Hopelessly Addicted This work has been published in the Teen Ink monthly print magazine.

Why is it that no matter how incredibly hard I try to point myself in the right direction, I end up exactly where I started? It’s like a never-ending cycle of failure. I sometimes wonder why I even bother to try if nothing ever comes from it. The last few years have been extremely chaotic and frustrating; from friends ­dying, to my coke addiction, to running away, life has taken a huge toll on me. I have had nothing but horrible events, one after another. But my biggest struggle has been my addiction; it’s the hardest thing I’ve ever had to deal with.

I realize that many people think the life of an ­addict is easy – we just sit around all day getting money off of people and scoring a high. Do you ­really think it’s all fun and games? Or that we want our addictions to run our lives? My addiction, anyway, was ­anything but easy.

The days were long and endless when I couldn’t buy coke. I would spend between $40 and $100 a day, just on me. My weekly debt was only $60 when I first started. I was not ­using that much back then, but that changed when my boyfriend broke up with me. Then my dealer, who happened to be my best friend, started giving me coke for free.

Soon I couldn’t go a day without it. The white powder lifted into my nasal passages with ease. I took line after line into my body, hoping I could block everything out of my mind. My mind quickly relaxed, my heart raced, and my hands shook, but everything was good. I was happy – for the 10 ­minutes the high lasted. Then I’d do another line. Eventually my friend cut me off and tried to talk me into getting help, so I cut him out of my life.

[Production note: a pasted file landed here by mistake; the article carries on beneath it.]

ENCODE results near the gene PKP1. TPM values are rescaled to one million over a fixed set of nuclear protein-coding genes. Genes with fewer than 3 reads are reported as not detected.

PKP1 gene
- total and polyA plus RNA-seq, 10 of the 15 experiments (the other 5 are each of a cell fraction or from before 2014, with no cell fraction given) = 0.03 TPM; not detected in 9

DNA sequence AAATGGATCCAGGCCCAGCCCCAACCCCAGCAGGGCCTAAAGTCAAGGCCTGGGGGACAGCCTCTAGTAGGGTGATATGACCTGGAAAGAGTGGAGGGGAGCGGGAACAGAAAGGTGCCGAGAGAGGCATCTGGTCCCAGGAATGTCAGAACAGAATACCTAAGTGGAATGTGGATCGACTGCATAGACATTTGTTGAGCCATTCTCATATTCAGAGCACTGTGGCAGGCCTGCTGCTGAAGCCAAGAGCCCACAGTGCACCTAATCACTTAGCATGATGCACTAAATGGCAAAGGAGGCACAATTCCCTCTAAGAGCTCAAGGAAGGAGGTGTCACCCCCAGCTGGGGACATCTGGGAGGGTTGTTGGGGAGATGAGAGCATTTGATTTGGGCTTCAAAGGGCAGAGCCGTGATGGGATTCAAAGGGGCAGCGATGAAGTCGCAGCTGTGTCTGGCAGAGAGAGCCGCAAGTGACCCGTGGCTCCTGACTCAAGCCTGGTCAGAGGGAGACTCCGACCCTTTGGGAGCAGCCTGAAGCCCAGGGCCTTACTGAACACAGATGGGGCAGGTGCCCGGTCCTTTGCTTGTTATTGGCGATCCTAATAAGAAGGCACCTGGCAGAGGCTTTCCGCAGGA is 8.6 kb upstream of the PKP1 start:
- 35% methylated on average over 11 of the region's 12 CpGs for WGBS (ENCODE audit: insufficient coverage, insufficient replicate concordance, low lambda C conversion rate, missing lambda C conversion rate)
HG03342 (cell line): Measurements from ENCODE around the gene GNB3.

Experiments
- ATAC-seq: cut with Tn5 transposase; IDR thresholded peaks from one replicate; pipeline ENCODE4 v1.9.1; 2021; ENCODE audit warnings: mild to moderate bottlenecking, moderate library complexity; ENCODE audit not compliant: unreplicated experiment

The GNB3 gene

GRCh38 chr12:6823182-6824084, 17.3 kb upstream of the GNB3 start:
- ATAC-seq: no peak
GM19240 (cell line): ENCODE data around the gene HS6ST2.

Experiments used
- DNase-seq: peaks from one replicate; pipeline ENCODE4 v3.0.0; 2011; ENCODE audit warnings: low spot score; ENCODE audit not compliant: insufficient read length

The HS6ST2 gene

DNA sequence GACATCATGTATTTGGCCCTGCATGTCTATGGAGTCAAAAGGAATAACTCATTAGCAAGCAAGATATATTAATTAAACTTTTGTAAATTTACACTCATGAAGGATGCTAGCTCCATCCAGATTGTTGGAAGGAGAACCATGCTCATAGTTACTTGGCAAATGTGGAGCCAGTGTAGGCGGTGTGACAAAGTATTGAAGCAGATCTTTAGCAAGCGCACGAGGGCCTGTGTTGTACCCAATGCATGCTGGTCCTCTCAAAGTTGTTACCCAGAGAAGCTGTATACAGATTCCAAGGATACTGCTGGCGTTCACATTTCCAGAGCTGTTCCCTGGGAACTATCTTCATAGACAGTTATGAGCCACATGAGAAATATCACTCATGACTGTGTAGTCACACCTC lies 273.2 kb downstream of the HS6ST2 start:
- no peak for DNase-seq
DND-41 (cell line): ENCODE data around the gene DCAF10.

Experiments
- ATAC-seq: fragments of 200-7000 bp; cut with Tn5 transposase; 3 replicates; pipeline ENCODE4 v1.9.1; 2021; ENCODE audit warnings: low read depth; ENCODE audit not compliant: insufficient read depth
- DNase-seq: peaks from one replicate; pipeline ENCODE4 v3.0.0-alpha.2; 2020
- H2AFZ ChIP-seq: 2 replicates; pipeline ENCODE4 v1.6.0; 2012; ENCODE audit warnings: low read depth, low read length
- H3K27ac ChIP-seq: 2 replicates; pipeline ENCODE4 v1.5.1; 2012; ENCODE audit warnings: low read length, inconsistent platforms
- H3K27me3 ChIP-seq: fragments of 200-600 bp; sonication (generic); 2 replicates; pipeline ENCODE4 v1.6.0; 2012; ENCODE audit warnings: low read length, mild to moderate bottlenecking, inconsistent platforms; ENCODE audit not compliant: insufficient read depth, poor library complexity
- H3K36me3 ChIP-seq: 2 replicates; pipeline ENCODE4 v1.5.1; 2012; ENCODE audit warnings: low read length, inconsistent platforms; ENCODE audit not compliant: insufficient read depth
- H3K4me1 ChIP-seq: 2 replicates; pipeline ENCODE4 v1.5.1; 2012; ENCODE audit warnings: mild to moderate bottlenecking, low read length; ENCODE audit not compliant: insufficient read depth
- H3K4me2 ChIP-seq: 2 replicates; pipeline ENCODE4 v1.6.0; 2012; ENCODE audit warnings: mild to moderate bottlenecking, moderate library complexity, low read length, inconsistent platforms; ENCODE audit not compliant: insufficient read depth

With no coke in my system, I became angry, an­grier than I had ever been. My body shook for no reason. I was irritable and distant. I couldn’t think of anything but coke. I wanted it all to stop – to go back to the way things had been before I started. I wanted my life back. I didn’t want to have to sneak out of my house and score in alleys with money I stole from a sleeping homeless guy. My life was out of my control and I would have done anything to get it back, but my body wouldn’t let me. I was lost.

Just when things were starting to improve and I was finally getting my life under control, I ran away. I met lots of new people who quickly ­became friends; they were either runaways or dropouts pushing 30, but they were all addicts. Our apartment had one bedroom with nine people in it. They took care of me. They fed me, bought me clothes, a toothbrush, and whatever I needed, as well as kept me safe and ­hidden from the cops.

Then one day I overdosed. It was like any other night at the apartment. A bunch of us decided we wanted to party somewhere else. One of my friends offered his mom’s house since she was out of town. We all hopped into cars, and on the way we stopped to buy some coke.

When we arrived the house was dark and music was blasting in the living room. I headed straight for the bathroom to get high. Everyone was dancing and drinking and laughing and having fun. That’s when I made more bad decisions. A friend took a “donation” from everyone and showed up an hour later with ­ecstasy pills. I took two.